Rethinking Workforce Skills To Become Ready For Future

October 3, 2019
Digital Health
News

What new skills do health workforce need to adapt to the digitalisation of healthcare?

The important starting point is to be clear that digitalisation should be an enabler for effective and efficient delivery of care; it should not “drive” the process of care delivery. As such there is a need both for the health workforce to have a good understanding of what digitalization will mean in practice, and also that they are trained to make the best use of the enabling technologies that exist – this includes data literacy, and acknowledging that patients and clients will “own” the data, or be increasingly be as aware of data, as the health professional. Some health professionals will also be directly involved in identifying scope for new types of digitalisation and designing and implementing these innovations.

As we gain access to electronic health records, the role of doctors is changing. Now, they are also patients' coaches and navigators. What are the chances and threats behind this change in medicine?

There are obvious risks related to data protection which will have to be addressed as a priority. In addition, it will be the case that some health professionals may resist using these records if they believe it will undermine their status and role, or because they do not wish to undertake training. This has already happened in some countries. So part of the process must be awareness-raising both amongst professionals and the public about the positive potential benefits of EHR, and also clear messages about data protection and use. 

The Health workforce need a good understanding of what digitalisation will mean in practice

The opportunities are clear, in terms of improved efficiencies and effectiveness of individual care, plus the scope to make use of aggregated and standardised data to inform clinical practice and health policy. The risks relate to diseconomies and inefficiencies if there are multiple overlapping technologies used to generate EHR; risks of data misuse, and problems if health workers are not appropriately trained in data inputting and in EHR  interpretation.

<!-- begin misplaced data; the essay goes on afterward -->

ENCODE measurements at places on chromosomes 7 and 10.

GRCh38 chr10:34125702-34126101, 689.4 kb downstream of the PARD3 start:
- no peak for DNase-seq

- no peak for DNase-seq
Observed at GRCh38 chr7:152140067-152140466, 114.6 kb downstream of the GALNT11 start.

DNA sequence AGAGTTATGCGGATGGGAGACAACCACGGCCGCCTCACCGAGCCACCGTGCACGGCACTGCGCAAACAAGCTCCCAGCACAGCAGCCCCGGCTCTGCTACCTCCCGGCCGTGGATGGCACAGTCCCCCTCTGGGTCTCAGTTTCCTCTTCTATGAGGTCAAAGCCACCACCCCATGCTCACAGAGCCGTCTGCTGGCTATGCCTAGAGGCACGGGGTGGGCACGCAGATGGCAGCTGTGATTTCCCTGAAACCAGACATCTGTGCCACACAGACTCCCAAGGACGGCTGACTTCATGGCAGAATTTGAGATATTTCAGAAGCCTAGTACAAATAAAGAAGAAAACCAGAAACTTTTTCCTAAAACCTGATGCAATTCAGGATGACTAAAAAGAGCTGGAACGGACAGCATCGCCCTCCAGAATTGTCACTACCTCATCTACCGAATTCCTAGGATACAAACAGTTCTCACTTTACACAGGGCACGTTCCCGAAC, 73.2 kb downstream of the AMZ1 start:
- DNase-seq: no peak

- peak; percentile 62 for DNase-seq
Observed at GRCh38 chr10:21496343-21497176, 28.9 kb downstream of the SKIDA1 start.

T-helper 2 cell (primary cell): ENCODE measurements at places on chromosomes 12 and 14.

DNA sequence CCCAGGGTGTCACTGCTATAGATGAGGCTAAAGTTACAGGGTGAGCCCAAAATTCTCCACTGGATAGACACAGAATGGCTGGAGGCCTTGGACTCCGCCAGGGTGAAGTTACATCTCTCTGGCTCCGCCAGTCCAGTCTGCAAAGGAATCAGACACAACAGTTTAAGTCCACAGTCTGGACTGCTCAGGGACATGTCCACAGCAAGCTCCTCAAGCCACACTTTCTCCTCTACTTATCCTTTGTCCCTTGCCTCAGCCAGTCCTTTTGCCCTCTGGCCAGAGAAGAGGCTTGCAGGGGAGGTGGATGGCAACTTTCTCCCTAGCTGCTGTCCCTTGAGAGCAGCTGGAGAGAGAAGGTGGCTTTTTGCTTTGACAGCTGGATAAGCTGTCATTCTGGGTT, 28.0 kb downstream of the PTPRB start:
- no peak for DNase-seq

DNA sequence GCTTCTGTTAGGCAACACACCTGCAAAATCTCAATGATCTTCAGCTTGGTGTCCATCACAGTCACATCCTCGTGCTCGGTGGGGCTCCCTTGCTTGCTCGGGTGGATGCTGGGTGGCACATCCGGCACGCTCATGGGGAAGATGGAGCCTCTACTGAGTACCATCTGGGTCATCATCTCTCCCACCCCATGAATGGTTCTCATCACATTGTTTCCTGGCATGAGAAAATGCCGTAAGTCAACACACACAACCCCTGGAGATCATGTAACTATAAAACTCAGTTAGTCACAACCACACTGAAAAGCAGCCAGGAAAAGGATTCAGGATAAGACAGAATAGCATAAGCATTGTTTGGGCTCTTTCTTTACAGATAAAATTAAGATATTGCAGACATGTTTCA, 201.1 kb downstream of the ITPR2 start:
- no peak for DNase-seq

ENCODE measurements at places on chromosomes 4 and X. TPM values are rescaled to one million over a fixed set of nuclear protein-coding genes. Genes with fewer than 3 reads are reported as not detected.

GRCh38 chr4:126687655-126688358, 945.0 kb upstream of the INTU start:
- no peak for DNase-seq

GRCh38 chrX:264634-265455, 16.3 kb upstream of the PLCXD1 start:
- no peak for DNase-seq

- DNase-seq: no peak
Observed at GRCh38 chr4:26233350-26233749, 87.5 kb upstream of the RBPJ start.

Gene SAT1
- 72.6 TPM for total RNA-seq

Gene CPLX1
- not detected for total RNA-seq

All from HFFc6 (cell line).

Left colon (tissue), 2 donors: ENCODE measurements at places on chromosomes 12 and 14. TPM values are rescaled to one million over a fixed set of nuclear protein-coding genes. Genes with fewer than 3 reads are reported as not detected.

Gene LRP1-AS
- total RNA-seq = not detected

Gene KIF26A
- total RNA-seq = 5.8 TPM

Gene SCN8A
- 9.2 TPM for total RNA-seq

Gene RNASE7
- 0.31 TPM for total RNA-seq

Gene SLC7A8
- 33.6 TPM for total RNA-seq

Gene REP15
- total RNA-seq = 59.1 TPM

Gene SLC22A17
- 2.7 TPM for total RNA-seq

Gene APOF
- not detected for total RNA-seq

Healthcare professionals will also have to learn how to work together with artificial intelligence. AI will be a part of care teams. Should doctors and nurses now study also informatics to get used to new technologies?

Developing a basic understanding of informatics should be part of the curriculum for undergraduate health professionals. Equally importantly, it must be part of the refresher training/continuous professional development of those already in the workforce.

How to implement skill-mix innovation in healthcare settings?

Too often, the focus on skill mix change takes a narrow “technical” perspective, based on data analysis being used to identify skills gaps or scope for skills changes. This is an important building block, but the reality is that skill mix change must also take account of broader change management.  As such, it must be based on a clear understanding of both the costs and benefits of the change, what the change will mean for patients, clients and staff, and what are the barriers and enablers to achieving sustained change and improvement. Some skill mix changes may require a national shift in regulation and legislation. This should not prevent the change being considered, planned and implemented, but points to the scale of efforts that may be required. The key point is to keep focused on the benefits of the change, as the process of implementation is managed, and to have an effective communications strategy.

For what kind of disruptions do health workforce have to be ready in the future?

External political and economic shocks will continue to impact, often when least expected. The internal disruption caused by funding changes, and population health priority change will also be ever-present. In this context, technology can be a tool for adapting to, and dealing with these changes.